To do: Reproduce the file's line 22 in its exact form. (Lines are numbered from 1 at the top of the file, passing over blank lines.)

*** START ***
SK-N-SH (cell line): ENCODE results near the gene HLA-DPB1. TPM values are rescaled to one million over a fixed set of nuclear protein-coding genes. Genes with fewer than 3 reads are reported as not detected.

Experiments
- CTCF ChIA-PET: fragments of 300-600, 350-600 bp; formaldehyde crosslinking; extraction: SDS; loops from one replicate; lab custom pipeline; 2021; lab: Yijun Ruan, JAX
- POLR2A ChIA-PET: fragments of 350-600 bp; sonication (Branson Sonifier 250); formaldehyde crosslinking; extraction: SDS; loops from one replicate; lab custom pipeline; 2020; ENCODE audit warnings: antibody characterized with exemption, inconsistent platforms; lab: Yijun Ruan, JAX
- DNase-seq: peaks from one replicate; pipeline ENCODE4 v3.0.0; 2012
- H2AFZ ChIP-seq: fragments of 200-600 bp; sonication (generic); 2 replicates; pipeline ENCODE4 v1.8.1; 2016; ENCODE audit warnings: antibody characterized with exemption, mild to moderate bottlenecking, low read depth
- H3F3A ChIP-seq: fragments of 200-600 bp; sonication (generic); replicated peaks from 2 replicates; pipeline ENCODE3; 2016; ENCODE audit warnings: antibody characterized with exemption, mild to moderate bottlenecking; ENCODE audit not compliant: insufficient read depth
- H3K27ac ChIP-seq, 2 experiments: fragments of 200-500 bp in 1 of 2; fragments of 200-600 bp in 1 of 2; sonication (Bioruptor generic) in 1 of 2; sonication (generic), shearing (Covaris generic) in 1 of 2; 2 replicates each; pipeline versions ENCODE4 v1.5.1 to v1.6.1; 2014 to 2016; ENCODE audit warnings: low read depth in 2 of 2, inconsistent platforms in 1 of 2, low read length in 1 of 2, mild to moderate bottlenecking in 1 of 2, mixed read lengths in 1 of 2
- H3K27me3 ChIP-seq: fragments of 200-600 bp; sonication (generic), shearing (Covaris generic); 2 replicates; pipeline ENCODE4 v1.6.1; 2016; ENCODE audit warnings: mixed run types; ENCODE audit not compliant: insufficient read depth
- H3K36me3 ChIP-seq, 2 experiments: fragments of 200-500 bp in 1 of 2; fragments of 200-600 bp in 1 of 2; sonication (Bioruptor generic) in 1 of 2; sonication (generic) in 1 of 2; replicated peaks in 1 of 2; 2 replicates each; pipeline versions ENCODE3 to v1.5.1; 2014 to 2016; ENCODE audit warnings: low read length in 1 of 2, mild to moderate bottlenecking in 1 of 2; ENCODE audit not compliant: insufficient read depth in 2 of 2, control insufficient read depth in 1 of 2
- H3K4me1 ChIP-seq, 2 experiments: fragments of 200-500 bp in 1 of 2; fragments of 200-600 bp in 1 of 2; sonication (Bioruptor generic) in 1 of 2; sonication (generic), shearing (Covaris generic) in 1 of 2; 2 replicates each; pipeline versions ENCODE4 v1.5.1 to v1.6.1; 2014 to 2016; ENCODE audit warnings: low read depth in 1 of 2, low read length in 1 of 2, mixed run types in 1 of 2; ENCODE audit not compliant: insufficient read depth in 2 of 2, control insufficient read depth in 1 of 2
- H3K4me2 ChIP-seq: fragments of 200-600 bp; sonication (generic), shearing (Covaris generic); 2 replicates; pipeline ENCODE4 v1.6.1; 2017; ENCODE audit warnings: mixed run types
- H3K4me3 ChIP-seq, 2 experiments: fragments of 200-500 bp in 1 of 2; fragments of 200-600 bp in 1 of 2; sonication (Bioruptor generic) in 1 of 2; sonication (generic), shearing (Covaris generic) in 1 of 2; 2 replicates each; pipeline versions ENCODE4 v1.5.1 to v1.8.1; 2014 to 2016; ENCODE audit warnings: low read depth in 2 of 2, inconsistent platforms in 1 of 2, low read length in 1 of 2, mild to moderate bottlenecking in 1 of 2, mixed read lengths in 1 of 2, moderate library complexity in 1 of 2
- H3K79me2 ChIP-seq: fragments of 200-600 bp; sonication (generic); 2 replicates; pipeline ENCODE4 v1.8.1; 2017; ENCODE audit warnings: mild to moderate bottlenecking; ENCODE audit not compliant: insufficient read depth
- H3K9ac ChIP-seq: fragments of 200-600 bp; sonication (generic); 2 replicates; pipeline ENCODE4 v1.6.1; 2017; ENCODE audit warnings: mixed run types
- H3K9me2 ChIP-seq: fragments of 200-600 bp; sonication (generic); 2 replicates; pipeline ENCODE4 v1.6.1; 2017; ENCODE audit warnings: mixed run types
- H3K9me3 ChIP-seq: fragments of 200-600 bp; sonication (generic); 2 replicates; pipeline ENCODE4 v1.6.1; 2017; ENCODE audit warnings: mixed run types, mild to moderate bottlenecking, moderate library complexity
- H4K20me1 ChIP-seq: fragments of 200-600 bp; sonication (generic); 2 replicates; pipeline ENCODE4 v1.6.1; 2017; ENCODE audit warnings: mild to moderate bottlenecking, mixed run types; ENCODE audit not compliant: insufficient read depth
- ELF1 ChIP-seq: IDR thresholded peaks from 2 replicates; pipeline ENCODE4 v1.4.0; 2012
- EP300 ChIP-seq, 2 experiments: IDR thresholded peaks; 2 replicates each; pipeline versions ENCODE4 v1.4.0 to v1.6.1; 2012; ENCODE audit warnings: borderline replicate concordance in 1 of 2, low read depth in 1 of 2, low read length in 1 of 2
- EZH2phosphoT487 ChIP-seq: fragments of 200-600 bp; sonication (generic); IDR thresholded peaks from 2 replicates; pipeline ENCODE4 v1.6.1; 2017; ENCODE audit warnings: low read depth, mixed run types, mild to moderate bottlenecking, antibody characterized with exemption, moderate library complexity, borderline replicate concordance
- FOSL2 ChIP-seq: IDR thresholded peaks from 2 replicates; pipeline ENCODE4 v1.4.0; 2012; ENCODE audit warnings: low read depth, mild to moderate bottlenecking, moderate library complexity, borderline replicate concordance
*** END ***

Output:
- FOSL2 ChIP-seq: IDR thresholded peaks from 2 replicates; pipeline ENCODE4 v1.4.0; 2012; ENCODE audit warnings: low read depth, mild to moderate bottlenecking, moderate library complexity, borderline replicate concordance